Why in news? The World Health Organization (WHO) has recently released its new International Classification of Diseases (ICD-11).
International Classification of Diseases (ICD-11):
The ICD is the foundation for identifying health trends and statistics worldwide which is released by WHO.
It contains around 55 000 unique codes for injuries, diseases and causes of death.
It provides a common language that allows health professionals to share health information across the globe.
ICD-11, for the first time, is completely electronic and has a much more user-friendly format.
ICD-11 is also able to better capture data regarding safety in healthcare such as unsafe workflows in hospitals can be identified and reduced.
The new ICD also includes new chapters, one on traditional medicine: although millions of people use traditional medicine worldwide, it has never been classified in this system.
Another new chapter on sexual health brings together conditions that were previously categorized in other ways (e.g. gender incongruence was listed under mental health conditions) or described differently.
Gaming disorder has been added to the section on addictive disorders.
A key principle in this revision was to simplify the coding structure and electronic tooling.
This will allow health care professionals to more easily and completely record conditions.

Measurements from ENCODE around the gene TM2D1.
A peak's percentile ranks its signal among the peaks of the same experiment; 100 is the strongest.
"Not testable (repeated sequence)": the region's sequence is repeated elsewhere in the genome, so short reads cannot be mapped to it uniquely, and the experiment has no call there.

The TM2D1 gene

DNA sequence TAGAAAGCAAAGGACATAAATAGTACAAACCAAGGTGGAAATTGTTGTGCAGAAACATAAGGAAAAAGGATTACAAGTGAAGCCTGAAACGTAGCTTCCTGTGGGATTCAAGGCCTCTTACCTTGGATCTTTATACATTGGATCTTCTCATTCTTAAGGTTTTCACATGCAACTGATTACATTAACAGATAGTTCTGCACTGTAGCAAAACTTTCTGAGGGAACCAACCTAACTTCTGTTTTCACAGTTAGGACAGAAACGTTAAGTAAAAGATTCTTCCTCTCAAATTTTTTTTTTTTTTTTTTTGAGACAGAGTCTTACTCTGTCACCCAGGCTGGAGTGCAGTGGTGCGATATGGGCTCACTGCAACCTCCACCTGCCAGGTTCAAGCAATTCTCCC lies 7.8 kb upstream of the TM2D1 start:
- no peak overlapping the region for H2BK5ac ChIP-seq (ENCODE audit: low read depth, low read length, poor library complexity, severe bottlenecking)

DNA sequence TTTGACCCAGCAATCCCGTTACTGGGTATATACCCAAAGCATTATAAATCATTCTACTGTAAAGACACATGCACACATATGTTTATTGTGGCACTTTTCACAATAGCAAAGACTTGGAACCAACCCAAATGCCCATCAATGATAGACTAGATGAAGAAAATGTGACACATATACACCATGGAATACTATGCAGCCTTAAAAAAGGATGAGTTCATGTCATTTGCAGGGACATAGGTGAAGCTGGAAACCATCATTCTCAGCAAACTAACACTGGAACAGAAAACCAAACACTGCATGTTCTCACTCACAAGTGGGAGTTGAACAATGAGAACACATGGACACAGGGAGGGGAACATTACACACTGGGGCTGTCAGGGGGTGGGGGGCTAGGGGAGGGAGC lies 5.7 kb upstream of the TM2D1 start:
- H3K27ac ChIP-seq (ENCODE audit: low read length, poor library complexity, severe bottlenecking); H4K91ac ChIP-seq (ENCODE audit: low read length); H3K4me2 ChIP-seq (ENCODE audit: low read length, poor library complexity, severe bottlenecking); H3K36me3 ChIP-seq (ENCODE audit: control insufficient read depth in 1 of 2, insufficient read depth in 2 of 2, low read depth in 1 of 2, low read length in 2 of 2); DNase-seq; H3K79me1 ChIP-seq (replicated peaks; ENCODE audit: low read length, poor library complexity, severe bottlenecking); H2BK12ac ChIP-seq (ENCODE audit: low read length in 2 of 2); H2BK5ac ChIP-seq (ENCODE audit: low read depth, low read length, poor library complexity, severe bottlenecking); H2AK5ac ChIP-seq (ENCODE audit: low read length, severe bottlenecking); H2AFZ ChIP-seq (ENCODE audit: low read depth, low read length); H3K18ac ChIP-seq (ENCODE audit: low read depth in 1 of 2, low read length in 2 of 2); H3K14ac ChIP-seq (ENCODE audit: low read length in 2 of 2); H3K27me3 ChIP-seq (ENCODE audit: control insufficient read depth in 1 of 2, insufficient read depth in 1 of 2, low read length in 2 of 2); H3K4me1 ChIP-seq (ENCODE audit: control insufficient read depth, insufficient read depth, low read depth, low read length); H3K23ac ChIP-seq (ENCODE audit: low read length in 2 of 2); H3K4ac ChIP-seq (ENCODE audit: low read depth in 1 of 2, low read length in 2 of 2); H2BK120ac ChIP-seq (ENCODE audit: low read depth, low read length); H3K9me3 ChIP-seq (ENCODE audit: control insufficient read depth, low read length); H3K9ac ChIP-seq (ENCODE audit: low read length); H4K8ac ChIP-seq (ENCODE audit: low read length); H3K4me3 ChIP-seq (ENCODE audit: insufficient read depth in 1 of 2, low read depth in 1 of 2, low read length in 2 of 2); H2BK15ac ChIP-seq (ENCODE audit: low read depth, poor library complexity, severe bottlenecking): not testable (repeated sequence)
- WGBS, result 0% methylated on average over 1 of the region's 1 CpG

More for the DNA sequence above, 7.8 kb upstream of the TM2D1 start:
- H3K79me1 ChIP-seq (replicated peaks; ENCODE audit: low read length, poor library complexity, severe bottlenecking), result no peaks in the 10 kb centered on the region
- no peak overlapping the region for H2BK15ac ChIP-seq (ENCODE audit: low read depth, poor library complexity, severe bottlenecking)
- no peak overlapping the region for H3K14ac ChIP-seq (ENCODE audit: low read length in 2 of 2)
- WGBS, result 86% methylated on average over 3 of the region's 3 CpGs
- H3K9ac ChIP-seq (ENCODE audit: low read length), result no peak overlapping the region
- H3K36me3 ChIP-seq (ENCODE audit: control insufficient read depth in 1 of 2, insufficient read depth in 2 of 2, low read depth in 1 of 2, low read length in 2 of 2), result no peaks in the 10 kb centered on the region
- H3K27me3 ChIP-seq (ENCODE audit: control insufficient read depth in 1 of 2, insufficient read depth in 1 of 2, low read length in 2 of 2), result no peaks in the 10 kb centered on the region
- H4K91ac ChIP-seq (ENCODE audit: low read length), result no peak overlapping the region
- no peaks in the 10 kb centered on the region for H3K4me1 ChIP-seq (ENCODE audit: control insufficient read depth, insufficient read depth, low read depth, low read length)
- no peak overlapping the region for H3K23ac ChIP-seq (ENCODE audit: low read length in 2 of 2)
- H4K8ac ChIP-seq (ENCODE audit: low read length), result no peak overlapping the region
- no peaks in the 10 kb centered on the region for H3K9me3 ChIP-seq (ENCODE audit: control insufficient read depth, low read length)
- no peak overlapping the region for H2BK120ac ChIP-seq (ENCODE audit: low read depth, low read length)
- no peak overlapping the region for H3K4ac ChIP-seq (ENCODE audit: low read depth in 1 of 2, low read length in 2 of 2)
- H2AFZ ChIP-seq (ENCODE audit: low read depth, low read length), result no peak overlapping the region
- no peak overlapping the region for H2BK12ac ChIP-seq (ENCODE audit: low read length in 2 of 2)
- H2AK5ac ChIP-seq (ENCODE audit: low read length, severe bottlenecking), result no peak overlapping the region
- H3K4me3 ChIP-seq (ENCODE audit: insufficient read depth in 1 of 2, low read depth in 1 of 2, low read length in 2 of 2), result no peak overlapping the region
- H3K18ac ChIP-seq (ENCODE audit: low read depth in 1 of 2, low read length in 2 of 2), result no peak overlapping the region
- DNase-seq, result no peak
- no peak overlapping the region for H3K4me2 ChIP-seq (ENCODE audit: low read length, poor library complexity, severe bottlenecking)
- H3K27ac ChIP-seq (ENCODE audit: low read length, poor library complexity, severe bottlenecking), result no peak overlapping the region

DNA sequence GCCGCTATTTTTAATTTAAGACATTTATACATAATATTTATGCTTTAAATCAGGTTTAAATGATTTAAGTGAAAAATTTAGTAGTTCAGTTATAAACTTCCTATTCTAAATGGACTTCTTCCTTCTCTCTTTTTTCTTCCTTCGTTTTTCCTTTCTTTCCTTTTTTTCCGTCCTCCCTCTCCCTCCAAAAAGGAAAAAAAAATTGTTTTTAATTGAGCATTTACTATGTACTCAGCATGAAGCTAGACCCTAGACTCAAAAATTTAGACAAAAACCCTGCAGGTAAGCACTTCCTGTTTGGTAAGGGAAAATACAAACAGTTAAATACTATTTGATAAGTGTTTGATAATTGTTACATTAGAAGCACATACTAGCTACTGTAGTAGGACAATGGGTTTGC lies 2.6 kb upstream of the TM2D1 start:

ICD-11 is linked to the WHO non-proprietary names of pharmaceutical products, and it can be used for cancer registration.
ICD-11 has been designed to be used in multiple languages: a central translation platform ensures that its features and outputs are available in all translated languages.
Transition tables from and to ICD-10 support migration to ICD-11.
The new ICD-11 also reflects progress in medicine and advances in scientific understanding.
For example, the codes relating to antimicrobial resistance are more closely in line with the Global Antimicrobial Resistance Surveillance System (GLASS).
ICD-11 will be presented at the World Health Assembly in May 2019 for adoption by Member States, and will come into effect on 1 January 2022.
This release is an advance preview that will allow countries to plan how to use the new version, prepare translations, and train health professionals all over the country.
The ICD is also used by:
health insurers whose reimbursements depend on ICD coding
national health programme managers
data collection specialists
others who track progress in global health and determine the allocation of health resources
FACT # 2
Why in news? Gaming disorder has been officially recognized by the world health organization.
The term has been granted validity by the WHO.
The World Health Organization has opted to include it in the latest edition of its Internal Classification of Diseases.
The volume diagnoses the newly minted disorder with three key telltale signs:
Impaired control over gaming (e.g. onset, frequency, intensity, duration, termination, context)
Increasing priority given to gaming to the extent that gaming takes precedence over other life interests and daily activities
Continuation or escalation of gaming despite the occurrence of negative consequences